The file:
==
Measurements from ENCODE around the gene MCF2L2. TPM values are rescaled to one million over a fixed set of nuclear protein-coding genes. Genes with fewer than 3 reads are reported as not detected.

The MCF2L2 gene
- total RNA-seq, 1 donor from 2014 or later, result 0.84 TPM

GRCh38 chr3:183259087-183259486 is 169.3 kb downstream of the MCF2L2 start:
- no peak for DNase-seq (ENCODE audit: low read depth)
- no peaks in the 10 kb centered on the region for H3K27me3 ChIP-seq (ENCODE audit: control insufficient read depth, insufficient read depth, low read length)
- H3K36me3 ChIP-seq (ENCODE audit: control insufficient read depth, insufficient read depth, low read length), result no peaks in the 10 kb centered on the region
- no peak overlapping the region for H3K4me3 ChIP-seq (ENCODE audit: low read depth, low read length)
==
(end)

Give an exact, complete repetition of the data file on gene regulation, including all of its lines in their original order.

Measurements from ENCODE around the gene MCF2L2. TPM values are rescaled to one million over a fixed set of nuclear protein-coding genes. Genes with fewer than 3 reads are reported as not detected.

The MCF2L2 gene
- total RNA-seq, 1 donor from 2014 or later, result 0.84 TPM

GRCh38 chr3:183259087-183259486 is 169.3 kb downstream of the MCF2L2 start:
- no peak for DNase-seq (ENCODE audit: low read depth)
- no peaks in the 10 kb centered on the region for H3K27me3 ChIP-seq (ENCODE audit: control insufficient read depth, insufficient read depth, low read length)
- H3K36me3 ChIP-seq (ENCODE audit: control insufficient read depth, insufficient read depth, low read length), result no peaks in the 10 kb centered on the region
- no peak overlapping the region for H3K4me3 ChIP-seq (ENCODE audit: low read depth, low read length)